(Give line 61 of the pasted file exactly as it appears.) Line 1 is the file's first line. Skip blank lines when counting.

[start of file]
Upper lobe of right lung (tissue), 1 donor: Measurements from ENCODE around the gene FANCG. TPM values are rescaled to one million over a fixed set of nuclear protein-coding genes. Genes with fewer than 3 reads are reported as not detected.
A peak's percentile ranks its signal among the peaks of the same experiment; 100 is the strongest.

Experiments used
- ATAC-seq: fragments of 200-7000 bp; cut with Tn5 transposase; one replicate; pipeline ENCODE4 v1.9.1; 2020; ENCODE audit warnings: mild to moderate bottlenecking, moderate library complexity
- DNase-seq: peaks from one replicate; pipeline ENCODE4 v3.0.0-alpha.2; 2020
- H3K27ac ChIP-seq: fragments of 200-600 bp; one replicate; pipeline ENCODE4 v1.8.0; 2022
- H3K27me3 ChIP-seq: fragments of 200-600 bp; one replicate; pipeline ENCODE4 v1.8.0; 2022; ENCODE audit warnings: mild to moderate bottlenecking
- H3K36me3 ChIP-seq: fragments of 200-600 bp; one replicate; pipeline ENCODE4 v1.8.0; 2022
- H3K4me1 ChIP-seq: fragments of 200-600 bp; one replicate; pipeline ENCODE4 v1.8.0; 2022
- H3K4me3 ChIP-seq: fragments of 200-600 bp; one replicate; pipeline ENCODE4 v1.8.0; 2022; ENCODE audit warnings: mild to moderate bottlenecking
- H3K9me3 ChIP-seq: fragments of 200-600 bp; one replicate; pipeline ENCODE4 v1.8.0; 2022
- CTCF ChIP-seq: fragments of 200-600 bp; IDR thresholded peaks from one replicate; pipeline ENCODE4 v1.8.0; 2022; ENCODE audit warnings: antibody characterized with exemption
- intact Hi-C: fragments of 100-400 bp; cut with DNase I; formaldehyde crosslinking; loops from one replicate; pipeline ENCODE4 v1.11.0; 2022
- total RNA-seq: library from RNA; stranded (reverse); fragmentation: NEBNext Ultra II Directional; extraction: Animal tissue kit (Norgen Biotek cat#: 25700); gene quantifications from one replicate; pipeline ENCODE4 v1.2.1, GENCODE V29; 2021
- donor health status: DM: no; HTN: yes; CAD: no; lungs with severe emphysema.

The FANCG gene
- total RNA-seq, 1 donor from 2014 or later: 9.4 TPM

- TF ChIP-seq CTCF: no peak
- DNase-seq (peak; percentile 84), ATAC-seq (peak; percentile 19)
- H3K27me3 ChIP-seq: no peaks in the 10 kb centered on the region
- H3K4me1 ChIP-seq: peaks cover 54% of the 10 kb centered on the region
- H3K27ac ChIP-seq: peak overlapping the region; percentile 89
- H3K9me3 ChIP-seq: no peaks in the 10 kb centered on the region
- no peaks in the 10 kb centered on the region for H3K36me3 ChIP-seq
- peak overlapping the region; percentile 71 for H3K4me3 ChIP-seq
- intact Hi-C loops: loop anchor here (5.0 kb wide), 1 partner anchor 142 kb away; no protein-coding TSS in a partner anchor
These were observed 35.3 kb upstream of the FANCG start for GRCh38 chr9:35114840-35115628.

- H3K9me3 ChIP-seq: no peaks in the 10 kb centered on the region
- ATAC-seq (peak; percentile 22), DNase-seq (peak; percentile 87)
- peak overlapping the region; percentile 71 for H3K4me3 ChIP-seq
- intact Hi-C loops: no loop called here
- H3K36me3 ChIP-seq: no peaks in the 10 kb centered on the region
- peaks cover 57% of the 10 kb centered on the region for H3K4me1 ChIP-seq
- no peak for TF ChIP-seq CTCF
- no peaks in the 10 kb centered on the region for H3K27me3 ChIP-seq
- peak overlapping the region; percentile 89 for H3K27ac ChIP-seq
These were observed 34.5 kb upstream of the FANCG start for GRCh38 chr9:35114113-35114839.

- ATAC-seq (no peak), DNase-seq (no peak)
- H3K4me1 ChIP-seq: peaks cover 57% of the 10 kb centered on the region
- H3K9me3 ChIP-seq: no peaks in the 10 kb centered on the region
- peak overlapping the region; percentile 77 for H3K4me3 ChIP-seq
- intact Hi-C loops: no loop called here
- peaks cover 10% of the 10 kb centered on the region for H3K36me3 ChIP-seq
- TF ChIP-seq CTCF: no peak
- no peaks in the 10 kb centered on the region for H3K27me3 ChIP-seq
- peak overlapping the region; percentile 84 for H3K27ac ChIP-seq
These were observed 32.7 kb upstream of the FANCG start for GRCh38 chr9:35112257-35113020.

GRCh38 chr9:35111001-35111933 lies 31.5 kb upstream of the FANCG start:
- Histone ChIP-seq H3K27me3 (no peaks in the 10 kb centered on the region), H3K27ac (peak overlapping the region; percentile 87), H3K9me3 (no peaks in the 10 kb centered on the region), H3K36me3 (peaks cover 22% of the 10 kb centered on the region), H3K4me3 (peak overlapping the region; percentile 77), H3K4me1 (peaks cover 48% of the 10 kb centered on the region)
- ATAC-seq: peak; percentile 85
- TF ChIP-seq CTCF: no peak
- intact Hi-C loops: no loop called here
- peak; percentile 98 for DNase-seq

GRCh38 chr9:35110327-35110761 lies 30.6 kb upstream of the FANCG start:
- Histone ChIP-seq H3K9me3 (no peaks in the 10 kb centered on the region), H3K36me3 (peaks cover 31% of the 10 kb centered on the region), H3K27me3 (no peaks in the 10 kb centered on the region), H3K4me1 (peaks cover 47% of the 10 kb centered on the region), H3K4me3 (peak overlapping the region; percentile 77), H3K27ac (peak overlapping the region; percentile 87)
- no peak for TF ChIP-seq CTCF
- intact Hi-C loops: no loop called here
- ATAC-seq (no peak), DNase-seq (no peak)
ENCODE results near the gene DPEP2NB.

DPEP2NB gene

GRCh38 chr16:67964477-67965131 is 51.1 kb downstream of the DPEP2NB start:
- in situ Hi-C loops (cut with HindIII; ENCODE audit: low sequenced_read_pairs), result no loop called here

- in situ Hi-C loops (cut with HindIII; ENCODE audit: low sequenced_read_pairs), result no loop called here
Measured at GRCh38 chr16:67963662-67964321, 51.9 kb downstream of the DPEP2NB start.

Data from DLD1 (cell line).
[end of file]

GRCh38 chr16:67964477-67965131 is 51.1 kb downstream of the DPEP2NB start: